A elderly woman died from a combination of natural disease, stroke and the "misplacement" of a feeding tube into her lung due a hospital blunder, a coroner has said.
Andriana Georgiou, an 84-year-old grandmother, contracted pneumonia and died 11 days after the error in December 2012 at the Homerton University Hospital in east London where she was being treated for a stroke.
Finnish trained consultant Dr Kari Saastamoinen made an "error" in using the "whoosh" test to verify wrongly that the tube was correctly inserted, Mary Hassell, senior coroner for inner London north told Poplar Coroner's Court.
This was in spite of the test - where air flow is listened to in the tube to check whether it is in the right place - being the subject of three patient safety alerts since 2005, she said.
"The senior nurse asked the doctor for a check X ray but he opted instead to perform a whoosh test and he was then satisfied that the tube was in the right place - and feeding began," Ms Hassell said, returning a narrative conclusion.
"It was not - a patient safety alert on February 21 2005 and two subsequent alerts directed that the practice of using a whoosh test to check the position of a naso-gastric tube must cease immediately."
The inquest also heard that the Homerton Hospital had drawn up policy ruling out the use of whoosh test after the first patient alert was issued in 2005.
The error was made on the morning of December 4 that year but was not discovered until that evening, the inquest heard.
Nearly two litres of fluid had to be drained from her pleural cavity as a result, the inquest heard. The error occurred in spite of there being "good" systems in place at the Homerton Hospital, Ms Hassell said.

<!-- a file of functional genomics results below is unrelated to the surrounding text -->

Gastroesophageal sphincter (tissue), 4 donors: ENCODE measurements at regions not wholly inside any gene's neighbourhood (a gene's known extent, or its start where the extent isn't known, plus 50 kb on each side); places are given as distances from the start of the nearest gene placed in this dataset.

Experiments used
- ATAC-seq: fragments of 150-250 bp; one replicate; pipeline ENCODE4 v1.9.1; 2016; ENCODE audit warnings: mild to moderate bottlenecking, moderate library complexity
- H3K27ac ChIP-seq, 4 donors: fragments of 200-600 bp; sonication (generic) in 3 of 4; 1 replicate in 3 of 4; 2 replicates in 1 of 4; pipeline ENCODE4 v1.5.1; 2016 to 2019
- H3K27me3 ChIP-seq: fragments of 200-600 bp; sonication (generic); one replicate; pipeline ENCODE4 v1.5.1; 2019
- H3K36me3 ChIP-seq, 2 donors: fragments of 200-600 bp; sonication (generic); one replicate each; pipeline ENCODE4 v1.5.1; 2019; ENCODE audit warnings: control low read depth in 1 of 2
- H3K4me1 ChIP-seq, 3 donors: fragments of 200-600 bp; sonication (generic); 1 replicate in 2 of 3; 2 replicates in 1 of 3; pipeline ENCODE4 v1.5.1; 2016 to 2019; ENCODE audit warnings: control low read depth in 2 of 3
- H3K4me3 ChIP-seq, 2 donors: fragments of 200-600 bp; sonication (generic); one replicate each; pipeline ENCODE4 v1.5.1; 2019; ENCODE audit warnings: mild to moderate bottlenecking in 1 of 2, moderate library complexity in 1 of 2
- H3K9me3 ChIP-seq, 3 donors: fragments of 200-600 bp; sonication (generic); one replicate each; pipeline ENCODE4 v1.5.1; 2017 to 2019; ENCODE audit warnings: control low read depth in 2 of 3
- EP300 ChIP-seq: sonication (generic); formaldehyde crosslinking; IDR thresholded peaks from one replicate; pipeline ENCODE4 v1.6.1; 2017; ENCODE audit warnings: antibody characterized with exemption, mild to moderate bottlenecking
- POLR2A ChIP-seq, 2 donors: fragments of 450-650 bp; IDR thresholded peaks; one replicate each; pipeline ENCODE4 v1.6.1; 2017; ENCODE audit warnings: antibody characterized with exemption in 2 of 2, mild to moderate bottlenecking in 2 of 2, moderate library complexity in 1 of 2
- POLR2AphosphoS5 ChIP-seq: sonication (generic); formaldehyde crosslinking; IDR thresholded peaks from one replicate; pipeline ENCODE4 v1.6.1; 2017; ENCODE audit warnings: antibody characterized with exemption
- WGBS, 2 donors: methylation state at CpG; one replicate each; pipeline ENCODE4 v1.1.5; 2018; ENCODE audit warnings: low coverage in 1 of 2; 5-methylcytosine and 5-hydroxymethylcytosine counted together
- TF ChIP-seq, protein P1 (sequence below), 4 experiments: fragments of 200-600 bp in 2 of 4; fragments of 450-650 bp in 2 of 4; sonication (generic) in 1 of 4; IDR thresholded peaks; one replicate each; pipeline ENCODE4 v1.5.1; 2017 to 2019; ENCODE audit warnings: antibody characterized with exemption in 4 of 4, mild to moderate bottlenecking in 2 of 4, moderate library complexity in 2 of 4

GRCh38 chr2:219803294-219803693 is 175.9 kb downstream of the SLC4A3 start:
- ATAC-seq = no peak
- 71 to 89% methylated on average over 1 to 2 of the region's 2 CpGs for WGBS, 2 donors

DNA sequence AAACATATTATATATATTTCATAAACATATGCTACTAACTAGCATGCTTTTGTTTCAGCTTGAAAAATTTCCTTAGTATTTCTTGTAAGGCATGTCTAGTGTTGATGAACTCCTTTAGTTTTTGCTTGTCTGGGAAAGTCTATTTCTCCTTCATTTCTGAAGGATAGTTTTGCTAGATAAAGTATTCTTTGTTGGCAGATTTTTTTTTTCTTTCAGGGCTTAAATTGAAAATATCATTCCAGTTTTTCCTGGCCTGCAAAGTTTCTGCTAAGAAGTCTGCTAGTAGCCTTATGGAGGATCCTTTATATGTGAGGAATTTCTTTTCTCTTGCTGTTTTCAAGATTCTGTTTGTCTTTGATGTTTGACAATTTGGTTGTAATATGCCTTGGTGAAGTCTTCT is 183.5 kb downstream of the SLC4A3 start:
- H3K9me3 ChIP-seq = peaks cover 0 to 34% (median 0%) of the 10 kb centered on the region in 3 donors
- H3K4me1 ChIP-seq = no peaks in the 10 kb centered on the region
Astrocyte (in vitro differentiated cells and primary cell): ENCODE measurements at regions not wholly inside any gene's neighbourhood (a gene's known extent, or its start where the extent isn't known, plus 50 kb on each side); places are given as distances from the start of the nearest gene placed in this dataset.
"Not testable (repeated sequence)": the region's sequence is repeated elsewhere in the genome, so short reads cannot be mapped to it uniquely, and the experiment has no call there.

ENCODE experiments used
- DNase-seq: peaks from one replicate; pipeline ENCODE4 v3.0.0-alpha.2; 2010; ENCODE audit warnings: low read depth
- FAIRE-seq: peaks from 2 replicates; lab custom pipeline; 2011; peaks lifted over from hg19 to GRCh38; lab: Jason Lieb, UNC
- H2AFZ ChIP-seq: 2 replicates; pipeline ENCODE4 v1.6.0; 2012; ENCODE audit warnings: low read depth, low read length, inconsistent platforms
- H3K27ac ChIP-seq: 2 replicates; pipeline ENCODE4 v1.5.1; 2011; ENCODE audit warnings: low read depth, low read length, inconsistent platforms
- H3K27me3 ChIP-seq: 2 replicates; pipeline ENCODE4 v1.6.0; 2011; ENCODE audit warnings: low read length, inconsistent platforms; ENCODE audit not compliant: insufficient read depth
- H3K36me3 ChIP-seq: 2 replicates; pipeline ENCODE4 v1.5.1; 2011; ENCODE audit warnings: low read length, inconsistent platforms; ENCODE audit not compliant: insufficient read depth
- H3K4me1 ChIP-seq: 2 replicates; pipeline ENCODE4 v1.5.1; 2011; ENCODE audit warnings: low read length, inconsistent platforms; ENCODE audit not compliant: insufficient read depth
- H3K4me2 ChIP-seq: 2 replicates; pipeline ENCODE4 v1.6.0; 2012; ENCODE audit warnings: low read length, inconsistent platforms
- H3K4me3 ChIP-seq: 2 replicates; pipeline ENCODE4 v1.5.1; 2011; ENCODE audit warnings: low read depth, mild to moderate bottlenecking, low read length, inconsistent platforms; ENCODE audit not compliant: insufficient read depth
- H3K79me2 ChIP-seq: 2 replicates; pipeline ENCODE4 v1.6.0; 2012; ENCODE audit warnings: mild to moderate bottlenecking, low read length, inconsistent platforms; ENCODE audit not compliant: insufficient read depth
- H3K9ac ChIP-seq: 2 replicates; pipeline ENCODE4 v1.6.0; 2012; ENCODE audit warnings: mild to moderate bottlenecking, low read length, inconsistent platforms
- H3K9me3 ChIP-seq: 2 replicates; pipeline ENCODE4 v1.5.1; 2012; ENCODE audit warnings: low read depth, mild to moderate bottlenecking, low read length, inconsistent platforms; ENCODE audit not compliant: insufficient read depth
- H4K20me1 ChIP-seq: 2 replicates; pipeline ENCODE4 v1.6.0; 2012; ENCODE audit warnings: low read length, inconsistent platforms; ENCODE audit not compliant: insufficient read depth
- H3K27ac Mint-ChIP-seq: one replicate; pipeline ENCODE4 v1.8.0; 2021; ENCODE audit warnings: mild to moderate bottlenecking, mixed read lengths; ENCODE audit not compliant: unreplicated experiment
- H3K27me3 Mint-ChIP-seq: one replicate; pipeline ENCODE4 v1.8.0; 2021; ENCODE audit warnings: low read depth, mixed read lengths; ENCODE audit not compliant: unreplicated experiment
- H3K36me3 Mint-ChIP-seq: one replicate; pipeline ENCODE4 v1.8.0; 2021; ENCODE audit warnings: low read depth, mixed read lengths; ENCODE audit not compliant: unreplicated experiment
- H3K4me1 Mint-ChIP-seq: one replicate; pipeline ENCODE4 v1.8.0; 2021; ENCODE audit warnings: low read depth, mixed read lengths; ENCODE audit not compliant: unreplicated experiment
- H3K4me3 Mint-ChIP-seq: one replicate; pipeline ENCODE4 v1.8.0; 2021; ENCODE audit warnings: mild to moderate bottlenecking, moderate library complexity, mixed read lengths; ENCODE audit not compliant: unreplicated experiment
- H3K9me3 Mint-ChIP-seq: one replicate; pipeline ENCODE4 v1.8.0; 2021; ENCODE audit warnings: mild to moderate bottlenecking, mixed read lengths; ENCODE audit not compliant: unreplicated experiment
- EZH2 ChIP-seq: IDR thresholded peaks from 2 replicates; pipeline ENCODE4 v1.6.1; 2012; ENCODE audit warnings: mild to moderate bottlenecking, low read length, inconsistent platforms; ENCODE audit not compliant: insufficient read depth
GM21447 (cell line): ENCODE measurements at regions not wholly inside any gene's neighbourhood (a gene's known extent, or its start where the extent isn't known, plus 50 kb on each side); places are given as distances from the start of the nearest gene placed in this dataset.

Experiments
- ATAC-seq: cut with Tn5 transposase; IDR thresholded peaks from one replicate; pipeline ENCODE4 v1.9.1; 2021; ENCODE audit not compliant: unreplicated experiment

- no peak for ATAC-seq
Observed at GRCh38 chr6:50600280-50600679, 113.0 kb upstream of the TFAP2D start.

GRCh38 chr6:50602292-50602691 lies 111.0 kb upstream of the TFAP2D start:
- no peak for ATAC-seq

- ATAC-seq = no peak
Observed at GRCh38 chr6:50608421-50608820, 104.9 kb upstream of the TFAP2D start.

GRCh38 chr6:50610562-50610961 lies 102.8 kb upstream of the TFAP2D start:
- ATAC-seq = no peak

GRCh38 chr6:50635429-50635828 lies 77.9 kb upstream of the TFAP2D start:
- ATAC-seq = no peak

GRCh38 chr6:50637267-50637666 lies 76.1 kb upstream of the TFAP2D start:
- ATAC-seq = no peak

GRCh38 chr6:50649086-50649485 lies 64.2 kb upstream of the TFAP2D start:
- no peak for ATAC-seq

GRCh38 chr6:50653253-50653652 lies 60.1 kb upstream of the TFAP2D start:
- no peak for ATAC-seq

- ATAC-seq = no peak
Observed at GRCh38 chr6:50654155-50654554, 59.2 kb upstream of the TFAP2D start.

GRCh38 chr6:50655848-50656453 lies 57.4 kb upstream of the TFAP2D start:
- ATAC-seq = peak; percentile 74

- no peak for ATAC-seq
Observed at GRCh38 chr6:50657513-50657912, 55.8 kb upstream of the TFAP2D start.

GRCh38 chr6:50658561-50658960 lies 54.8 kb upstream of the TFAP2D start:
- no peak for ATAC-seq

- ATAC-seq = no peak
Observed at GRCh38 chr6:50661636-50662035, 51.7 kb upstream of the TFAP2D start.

Dr John Coakley, the hospital's medical director, earlier apologised to Mrs Georgiou's family for the incident.
"I extend my condolences to Mrs Georgiou's family - I met many of her family on the intensive care unit and apologised for this incident," he said.
"It happened on a ward in my hospital on my watch and I am very, very sorry that has happened to you."
He said incidents of wrongly inserted tubes being used to administer food or drugs were "very, very rare" in the UK. Figures from 2009 showed around 20 cases in the entire UK, and where this had occurred around five patients had died.
Ms Hassell told the inquest that the misplaced tube had caused Mrs Georgiou, a retired machine operative from Tottenham, north London, "great distress".
Dr Saastamoinen told the inquest he had learned the "whoosh test" at medical school in Finland and had used it on several occasions in that country without problems. He had not been aware at the time that it was trust policy for a patient to go for a chest X ray where a litmus test indicated that there could be a problem, he said.
The inquest was told Mrs Georgiou, had also suffered from a range of conditions including dementia.